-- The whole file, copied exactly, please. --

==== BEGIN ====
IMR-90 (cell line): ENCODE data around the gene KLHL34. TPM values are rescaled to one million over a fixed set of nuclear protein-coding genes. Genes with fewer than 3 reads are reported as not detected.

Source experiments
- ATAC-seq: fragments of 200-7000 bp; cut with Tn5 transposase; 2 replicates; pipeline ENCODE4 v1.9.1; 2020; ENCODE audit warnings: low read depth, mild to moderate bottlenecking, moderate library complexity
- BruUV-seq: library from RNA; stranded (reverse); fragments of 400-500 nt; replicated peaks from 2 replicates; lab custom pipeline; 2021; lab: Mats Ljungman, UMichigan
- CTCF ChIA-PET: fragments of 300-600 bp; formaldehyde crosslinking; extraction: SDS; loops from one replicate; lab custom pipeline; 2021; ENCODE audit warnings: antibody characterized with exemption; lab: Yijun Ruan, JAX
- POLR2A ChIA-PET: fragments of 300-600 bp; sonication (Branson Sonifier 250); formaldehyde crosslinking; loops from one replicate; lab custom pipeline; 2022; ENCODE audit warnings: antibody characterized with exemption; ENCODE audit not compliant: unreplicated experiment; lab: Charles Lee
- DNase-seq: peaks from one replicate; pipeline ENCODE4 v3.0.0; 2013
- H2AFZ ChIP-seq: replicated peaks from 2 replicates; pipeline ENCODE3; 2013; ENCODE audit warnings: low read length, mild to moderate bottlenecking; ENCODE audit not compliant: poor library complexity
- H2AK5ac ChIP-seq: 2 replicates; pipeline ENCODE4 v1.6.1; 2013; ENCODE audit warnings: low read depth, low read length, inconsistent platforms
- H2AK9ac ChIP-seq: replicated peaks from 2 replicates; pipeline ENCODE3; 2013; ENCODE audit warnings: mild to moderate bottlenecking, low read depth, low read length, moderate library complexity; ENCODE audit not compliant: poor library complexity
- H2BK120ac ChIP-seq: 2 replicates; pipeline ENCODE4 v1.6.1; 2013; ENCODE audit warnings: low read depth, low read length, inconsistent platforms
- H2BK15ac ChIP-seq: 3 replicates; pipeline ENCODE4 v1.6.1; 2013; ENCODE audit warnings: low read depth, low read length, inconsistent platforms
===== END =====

IMR-90 (cell line): ENCODE data around the gene KLHL34. TPM values are rescaled to one million over a fixed set of nuclear protein-coding genes. Genes with fewer than 3 reads are reported as not detected.

Source experiments
- ATAC-seq: fragments of 200-7000 bp; cut with Tn5 transposase; 2 replicates; pipeline ENCODE4 v1.9.1; 2020; ENCODE audit warnings: low read depth, mild to moderate bottlenecking, moderate library complexity
- BruUV-seq: library from RNA; stranded (reverse); fragments of 400-500 nt; replicated peaks from 2 replicates; lab custom pipeline; 2021; lab: Mats Ljungman, UMichigan
- CTCF ChIA-PET: fragments of 300-600 bp; formaldehyde crosslinking; extraction: SDS; loops from one replicate; lab custom pipeline; 2021; ENCODE audit warnings: antibody characterized with exemption; lab: Yijun Ruan, JAX
- POLR2A ChIA-PET: fragments of 300-600 bp; sonication (Branson Sonifier 250); formaldehyde crosslinking; loops from one replicate; lab custom pipeline; 2022; ENCODE audit warnings: antibody characterized with exemption; ENCODE audit not compliant: unreplicated experiment; lab: Charles Lee
- DNase-seq: peaks from one replicate; pipeline ENCODE4 v3.0.0; 2013
- H2AFZ ChIP-seq: replicated peaks from 2 replicates; pipeline ENCODE3; 2013; ENCODE audit warnings: low read length, mild to moderate bottlenecking; ENCODE audit not compliant: poor library complexity
- H2AK5ac ChIP-seq: 2 replicates; pipeline ENCODE4 v1.6.1; 2013; ENCODE audit warnings: low read depth, low read length, inconsistent platforms
- H2AK9ac ChIP-seq: replicated peaks from 2 replicates; pipeline ENCODE3; 2013; ENCODE audit warnings: mild to moderate bottlenecking, low read depth, low read length, moderate library complexity; ENCODE audit not compliant: poor library complexity
- H2BK120ac ChIP-seq: 2 replicates; pipeline ENCODE4 v1.6.1; 2013; ENCODE audit warnings: low read depth, low read length, inconsistent platforms
- H2BK15ac ChIP-seq: 3 replicates; pipeline ENCODE4 v1.6.1; 2013; ENCODE audit warnings: low read depth, low read length, inconsistent platforms